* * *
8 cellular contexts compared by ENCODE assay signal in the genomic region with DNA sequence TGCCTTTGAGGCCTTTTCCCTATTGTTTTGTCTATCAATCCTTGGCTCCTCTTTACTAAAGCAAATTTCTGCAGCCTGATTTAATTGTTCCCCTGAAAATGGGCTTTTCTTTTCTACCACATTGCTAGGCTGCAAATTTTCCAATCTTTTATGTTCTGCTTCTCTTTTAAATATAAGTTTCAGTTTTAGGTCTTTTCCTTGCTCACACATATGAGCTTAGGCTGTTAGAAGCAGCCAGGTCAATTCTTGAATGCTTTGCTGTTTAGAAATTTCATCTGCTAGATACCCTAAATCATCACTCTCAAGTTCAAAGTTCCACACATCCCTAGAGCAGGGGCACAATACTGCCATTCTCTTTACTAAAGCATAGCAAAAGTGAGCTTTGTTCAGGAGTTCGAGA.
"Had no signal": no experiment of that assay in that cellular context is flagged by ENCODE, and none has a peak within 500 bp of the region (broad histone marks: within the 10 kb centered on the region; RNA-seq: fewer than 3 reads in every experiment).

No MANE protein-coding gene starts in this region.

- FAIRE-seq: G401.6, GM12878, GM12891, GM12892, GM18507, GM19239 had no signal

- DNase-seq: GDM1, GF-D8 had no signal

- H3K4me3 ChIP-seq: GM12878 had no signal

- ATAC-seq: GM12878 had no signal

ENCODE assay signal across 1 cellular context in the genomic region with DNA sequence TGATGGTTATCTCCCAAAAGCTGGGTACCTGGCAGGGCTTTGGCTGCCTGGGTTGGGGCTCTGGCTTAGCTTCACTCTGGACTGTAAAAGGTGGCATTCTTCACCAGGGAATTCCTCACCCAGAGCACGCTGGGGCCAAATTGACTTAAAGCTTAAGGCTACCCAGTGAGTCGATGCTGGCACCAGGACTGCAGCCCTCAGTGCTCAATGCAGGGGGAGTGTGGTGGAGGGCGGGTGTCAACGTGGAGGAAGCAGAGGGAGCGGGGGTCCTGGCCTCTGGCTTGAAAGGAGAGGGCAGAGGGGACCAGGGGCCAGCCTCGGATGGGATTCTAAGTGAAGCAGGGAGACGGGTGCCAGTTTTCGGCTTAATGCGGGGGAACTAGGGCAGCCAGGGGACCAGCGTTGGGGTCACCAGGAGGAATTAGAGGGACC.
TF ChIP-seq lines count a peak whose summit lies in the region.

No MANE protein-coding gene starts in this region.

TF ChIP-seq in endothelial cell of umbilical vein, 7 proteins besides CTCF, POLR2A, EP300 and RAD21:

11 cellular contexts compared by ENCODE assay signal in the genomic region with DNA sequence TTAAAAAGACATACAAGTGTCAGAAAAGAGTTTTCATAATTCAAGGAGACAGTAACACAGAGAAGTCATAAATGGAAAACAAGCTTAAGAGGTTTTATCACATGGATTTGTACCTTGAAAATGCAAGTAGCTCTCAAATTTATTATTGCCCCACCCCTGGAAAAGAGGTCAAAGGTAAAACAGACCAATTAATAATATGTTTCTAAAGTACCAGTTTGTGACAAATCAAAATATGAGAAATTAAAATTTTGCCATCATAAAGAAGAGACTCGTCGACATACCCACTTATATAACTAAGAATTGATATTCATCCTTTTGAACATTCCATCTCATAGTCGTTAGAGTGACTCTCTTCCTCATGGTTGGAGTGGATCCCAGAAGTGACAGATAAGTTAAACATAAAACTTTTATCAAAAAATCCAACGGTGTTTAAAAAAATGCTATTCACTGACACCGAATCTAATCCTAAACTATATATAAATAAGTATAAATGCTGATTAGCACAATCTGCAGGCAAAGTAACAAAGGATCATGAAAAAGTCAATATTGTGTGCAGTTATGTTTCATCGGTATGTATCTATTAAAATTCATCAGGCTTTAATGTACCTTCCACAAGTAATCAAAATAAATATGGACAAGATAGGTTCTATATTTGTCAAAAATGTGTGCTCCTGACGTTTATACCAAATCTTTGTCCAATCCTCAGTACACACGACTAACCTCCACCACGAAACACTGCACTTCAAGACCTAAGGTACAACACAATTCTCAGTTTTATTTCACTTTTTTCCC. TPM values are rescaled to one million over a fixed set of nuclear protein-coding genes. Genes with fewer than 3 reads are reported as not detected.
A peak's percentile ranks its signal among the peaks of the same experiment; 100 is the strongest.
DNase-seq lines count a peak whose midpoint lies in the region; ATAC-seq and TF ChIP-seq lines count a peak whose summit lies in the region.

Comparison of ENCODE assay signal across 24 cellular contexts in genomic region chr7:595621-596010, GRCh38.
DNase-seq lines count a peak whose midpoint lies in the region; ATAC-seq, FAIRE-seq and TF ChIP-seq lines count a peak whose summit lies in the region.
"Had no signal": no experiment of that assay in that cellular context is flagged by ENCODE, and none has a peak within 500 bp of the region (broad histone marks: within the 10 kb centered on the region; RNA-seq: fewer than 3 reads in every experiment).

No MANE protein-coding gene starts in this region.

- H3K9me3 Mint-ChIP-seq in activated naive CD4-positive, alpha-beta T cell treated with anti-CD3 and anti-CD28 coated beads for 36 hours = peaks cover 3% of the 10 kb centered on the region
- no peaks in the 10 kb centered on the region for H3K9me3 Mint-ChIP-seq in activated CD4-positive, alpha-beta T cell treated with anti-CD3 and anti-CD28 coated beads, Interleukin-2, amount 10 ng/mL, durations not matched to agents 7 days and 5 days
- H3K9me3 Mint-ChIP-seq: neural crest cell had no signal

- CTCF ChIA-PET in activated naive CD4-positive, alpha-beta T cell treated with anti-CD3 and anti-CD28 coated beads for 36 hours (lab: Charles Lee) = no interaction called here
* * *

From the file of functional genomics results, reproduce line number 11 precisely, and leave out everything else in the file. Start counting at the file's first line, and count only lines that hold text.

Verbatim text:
TF ChIP-seq in endothelial cell of umbilical vein, 7 proteins besides CTCF, POLR2A, EP300 and RAD21: